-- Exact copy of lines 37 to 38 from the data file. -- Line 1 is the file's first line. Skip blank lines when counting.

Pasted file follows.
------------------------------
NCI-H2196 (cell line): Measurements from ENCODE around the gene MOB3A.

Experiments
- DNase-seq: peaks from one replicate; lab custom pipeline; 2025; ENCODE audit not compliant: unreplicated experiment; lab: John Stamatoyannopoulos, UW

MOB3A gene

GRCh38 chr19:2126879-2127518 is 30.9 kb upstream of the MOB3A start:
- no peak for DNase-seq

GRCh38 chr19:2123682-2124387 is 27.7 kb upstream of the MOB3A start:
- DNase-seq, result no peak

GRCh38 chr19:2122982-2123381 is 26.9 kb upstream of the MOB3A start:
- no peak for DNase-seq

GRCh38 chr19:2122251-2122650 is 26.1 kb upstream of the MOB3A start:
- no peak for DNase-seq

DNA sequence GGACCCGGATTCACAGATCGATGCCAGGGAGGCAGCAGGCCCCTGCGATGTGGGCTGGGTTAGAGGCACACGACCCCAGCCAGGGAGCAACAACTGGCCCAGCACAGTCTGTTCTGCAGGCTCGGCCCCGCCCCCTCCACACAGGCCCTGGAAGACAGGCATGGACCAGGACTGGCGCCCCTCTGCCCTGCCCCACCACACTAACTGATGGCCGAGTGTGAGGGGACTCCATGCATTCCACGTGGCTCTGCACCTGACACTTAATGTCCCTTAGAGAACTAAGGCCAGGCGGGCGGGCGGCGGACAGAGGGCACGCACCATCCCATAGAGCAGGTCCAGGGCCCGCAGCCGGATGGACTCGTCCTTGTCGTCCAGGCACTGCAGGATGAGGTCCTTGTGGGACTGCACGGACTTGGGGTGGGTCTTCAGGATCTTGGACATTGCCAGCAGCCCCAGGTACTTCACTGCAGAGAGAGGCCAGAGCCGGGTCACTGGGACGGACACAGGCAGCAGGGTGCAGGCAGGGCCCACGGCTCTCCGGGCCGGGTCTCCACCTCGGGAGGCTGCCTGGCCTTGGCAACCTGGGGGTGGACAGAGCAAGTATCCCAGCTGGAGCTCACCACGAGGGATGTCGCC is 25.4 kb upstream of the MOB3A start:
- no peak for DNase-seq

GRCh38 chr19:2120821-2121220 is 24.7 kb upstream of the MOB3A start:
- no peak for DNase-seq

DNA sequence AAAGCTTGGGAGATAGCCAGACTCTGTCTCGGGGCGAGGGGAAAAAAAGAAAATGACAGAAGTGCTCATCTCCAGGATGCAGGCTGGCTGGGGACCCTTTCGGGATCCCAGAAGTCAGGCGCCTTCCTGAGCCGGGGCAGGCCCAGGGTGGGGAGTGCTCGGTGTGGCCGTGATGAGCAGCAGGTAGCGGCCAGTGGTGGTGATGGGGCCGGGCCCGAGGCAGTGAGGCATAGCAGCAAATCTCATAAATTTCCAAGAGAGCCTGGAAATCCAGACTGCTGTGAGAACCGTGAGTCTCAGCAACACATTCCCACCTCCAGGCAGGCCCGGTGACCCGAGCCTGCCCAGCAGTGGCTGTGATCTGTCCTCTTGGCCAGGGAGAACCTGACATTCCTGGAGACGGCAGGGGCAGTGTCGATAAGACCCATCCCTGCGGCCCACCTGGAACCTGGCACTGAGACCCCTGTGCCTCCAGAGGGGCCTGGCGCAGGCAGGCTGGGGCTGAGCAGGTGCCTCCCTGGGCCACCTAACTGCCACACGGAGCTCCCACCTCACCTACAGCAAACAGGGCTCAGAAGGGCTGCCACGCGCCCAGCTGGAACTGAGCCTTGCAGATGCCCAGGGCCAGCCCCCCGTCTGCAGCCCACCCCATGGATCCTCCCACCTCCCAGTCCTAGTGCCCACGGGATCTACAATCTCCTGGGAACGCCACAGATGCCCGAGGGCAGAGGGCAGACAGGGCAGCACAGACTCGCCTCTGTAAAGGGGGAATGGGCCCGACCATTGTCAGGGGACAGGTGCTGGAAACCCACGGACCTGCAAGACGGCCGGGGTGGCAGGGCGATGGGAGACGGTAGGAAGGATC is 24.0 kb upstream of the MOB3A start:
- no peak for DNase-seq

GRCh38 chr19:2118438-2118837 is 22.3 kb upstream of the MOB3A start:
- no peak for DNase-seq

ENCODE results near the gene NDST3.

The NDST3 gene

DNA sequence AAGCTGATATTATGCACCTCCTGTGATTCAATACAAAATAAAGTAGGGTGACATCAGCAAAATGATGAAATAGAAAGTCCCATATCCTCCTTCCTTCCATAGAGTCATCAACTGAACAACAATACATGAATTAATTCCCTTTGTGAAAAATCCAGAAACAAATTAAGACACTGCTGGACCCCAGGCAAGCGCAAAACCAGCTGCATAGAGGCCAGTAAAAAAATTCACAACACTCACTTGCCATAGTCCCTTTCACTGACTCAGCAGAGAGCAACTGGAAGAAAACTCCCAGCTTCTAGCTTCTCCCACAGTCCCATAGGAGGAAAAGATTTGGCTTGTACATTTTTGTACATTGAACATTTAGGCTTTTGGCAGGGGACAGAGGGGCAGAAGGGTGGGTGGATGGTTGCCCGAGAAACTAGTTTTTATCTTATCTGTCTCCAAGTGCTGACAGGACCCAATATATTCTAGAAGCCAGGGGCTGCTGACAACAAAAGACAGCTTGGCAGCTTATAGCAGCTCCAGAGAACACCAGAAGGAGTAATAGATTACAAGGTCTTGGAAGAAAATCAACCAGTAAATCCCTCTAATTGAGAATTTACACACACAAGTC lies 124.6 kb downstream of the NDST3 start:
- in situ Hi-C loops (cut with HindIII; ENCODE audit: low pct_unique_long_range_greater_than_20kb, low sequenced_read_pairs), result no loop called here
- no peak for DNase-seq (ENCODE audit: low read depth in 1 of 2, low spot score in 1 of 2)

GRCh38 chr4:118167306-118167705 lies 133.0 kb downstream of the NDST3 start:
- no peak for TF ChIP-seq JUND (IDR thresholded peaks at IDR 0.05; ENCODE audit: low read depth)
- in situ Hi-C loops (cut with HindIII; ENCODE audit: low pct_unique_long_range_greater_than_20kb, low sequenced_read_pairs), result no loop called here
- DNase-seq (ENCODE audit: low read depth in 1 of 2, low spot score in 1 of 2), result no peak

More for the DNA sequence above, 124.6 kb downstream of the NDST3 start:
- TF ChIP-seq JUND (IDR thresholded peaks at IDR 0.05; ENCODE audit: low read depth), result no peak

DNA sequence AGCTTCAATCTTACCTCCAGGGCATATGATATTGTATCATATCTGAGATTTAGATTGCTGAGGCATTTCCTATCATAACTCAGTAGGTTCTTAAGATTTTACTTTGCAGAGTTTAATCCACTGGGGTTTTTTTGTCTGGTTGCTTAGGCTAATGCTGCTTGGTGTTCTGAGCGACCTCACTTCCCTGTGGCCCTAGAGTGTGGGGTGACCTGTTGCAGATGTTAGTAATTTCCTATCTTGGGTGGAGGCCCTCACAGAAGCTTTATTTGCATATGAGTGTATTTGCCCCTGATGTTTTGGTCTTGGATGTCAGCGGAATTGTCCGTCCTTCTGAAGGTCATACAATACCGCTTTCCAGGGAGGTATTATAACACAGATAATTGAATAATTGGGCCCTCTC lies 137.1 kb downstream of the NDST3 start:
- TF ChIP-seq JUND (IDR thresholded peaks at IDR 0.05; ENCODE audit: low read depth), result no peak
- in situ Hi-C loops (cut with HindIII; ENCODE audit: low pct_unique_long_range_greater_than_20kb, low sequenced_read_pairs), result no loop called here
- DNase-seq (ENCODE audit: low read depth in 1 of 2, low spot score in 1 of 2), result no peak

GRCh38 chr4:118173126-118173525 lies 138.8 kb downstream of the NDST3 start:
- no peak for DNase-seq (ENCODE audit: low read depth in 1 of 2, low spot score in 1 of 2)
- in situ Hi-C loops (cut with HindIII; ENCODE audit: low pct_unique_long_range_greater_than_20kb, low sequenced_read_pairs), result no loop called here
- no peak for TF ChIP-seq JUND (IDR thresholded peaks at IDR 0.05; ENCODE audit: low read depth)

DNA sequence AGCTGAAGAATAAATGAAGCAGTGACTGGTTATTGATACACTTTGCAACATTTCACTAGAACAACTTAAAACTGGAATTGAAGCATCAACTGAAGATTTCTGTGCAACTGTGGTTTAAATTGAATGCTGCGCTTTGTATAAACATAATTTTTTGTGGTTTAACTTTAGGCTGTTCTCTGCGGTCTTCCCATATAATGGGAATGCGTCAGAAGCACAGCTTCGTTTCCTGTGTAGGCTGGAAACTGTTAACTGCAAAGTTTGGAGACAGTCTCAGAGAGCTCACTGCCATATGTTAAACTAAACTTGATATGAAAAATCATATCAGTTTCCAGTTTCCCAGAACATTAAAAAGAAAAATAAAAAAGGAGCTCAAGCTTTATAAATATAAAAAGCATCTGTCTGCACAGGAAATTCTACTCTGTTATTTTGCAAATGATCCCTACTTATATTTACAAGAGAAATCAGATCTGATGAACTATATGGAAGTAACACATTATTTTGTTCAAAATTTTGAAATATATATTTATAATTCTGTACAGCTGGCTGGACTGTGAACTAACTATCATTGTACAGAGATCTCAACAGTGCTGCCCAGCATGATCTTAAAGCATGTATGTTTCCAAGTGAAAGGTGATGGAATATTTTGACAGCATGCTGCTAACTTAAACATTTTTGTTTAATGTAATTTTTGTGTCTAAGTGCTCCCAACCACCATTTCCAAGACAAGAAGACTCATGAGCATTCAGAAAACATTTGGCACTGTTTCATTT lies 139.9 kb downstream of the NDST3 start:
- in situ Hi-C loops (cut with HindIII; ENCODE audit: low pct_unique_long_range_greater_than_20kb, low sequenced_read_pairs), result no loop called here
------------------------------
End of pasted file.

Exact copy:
- no peak for DNase-seq (ENCODE audit: low read depth in 1 of 2, low spot score in 1 of 2)
- in situ Hi-C loops (cut with HindIII; ENCODE audit: low pct_unique_long_range_greater_than_20kb, low sequenced_read_pairs), result no loop called here